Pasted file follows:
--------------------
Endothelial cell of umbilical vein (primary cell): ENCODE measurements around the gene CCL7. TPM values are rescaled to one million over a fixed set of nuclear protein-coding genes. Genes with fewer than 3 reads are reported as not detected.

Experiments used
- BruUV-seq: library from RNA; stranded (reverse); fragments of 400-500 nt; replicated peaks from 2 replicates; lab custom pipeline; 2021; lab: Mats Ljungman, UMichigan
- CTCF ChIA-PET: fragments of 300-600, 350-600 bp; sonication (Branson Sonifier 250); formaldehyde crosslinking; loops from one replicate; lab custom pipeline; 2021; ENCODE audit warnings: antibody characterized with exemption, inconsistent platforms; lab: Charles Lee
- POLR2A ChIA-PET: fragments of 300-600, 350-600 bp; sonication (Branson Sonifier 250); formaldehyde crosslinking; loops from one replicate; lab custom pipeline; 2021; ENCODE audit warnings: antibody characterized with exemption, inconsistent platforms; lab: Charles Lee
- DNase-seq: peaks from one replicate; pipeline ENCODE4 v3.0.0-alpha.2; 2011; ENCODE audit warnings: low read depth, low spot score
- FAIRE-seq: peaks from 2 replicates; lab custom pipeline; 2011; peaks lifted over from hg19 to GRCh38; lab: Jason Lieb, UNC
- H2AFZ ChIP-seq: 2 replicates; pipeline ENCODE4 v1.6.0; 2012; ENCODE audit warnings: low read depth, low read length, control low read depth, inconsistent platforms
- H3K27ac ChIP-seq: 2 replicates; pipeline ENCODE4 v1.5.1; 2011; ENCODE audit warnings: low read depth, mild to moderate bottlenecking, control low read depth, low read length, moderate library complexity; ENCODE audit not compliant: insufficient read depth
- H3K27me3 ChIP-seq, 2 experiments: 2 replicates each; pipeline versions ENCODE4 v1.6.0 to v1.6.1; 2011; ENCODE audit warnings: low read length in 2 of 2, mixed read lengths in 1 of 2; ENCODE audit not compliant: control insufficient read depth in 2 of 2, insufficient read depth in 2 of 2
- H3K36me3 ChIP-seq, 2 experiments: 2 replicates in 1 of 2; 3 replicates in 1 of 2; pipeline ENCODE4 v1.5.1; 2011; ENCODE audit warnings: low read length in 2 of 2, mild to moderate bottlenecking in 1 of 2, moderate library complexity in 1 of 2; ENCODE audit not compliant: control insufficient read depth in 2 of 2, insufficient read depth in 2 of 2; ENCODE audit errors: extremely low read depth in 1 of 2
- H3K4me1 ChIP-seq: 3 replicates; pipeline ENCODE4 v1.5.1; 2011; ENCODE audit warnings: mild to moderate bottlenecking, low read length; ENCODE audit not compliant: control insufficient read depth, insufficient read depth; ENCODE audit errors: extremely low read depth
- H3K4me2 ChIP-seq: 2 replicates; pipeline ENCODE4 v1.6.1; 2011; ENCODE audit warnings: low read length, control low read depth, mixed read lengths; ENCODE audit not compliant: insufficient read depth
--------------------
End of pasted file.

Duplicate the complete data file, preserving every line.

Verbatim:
Endothelial cell of umbilical vein (primary cell): ENCODE measurements around the gene CCL7. TPM values are rescaled to one million over a fixed set of nuclear protein-coding genes. Genes with fewer than 3 reads are reported as not detected.

Experiments used
- BruUV-seq: library from RNA; stranded (reverse); fragments of 400-500 nt; replicated peaks from 2 replicates; lab custom pipeline; 2021; lab: Mats Ljungman, UMichigan
- CTCF ChIA-PET: fragments of 300-600, 350-600 bp; sonication (Branson Sonifier 250); formaldehyde crosslinking; loops from one replicate; lab custom pipeline; 2021; ENCODE audit warnings: antibody characterized with exemption, inconsistent platforms; lab: Charles Lee
- POLR2A ChIA-PET: fragments of 300-600, 350-600 bp; sonication (Branson Sonifier 250); formaldehyde crosslinking; loops from one replicate; lab custom pipeline; 2021; ENCODE audit warnings: antibody characterized with exemption, inconsistent platforms; lab: Charles Lee
- DNase-seq: peaks from one replicate; pipeline ENCODE4 v3.0.0-alpha.2; 2011; ENCODE audit warnings: low read depth, low spot score
- FAIRE-seq: peaks from 2 replicates; lab custom pipeline; 2011; peaks lifted over from hg19 to GRCh38; lab: Jason Lieb, UNC
- H2AFZ ChIP-seq: 2 replicates; pipeline ENCODE4 v1.6.0; 2012; ENCODE audit warnings: low read depth, low read length, control low read depth, inconsistent platforms
- H3K27ac ChIP-seq: 2 replicates; pipeline ENCODE4 v1.5.1; 2011; ENCODE audit warnings: low read depth, mild to moderate bottlenecking, control low read depth, low read length, moderate library complexity; ENCODE audit not compliant: insufficient read depth
- H3K27me3 ChIP-seq, 2 experiments: 2 replicates each; pipeline versions ENCODE4 v1.6.0 to v1.6.1; 2011; ENCODE audit warnings: low read length in 2 of 2, mixed read lengths in 1 of 2; ENCODE audit not compliant: control insufficient read depth in 2 of 2, insufficient read depth in 2 of 2
- H3K36me3 ChIP-seq, 2 experiments: 2 replicates in 1 of 2; 3 replicates in 1 of 2; pipeline ENCODE4 v1.5.1; 2011; ENCODE audit warnings: low read length in 2 of 2, mild to moderate bottlenecking in 1 of 2, moderate library complexity in 1 of 2; ENCODE audit not compliant: control insufficient read depth in 2 of 2, insufficient read depth in 2 of 2; ENCODE audit errors: extremely low read depth in 1 of 2
- H3K4me1 ChIP-seq: 3 replicates; pipeline ENCODE4 v1.5.1; 2011; ENCODE audit warnings: mild to moderate bottlenecking, low read length; ENCODE audit not compliant: control insufficient read depth, insufficient read depth; ENCODE audit errors: extremely low read depth
- H3K4me2 ChIP-seq: 2 replicates; pipeline ENCODE4 v1.6.1; 2011; ENCODE audit warnings: low read length, control low read depth, mixed read lengths; ENCODE audit not compliant: insufficient read depth